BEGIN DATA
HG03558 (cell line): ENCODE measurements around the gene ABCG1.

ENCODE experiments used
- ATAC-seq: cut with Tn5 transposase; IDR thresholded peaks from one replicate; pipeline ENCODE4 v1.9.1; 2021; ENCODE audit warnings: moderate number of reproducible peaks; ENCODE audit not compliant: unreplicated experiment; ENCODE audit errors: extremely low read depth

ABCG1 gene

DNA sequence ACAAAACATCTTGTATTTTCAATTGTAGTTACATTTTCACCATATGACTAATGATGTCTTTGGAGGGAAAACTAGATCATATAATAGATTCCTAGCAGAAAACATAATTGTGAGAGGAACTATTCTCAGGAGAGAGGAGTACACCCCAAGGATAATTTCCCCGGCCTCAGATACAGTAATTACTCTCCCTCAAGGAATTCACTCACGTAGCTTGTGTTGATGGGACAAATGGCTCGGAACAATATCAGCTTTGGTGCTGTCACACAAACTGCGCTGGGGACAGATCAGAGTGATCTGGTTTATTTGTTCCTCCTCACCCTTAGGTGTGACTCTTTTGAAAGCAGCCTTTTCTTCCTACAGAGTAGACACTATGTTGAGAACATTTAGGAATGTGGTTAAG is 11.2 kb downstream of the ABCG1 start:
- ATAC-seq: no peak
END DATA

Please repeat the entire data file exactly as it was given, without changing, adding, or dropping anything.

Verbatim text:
HG03558 (cell line): ENCODE measurements around the gene ABCG1.

ENCODE experiments used
- ATAC-seq: cut with Tn5 transposase; IDR thresholded peaks from one replicate; pipeline ENCODE4 v1.9.1; 2021; ENCODE audit warnings: moderate number of reproducible peaks; ENCODE audit not compliant: unreplicated experiment; ENCODE audit errors: extremely low read depth

ABCG1 gene

DNA sequence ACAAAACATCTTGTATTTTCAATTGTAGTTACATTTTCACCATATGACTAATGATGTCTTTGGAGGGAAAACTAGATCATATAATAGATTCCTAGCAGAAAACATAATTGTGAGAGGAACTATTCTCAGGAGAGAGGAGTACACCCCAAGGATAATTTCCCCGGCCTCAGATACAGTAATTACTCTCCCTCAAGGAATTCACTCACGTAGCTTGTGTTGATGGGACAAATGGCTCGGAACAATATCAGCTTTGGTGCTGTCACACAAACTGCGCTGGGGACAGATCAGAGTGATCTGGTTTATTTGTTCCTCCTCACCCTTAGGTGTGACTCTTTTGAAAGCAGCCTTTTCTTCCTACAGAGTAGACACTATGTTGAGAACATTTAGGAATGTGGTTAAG is 11.2 kb downstream of the ABCG1 start:
- ATAC-seq: no peak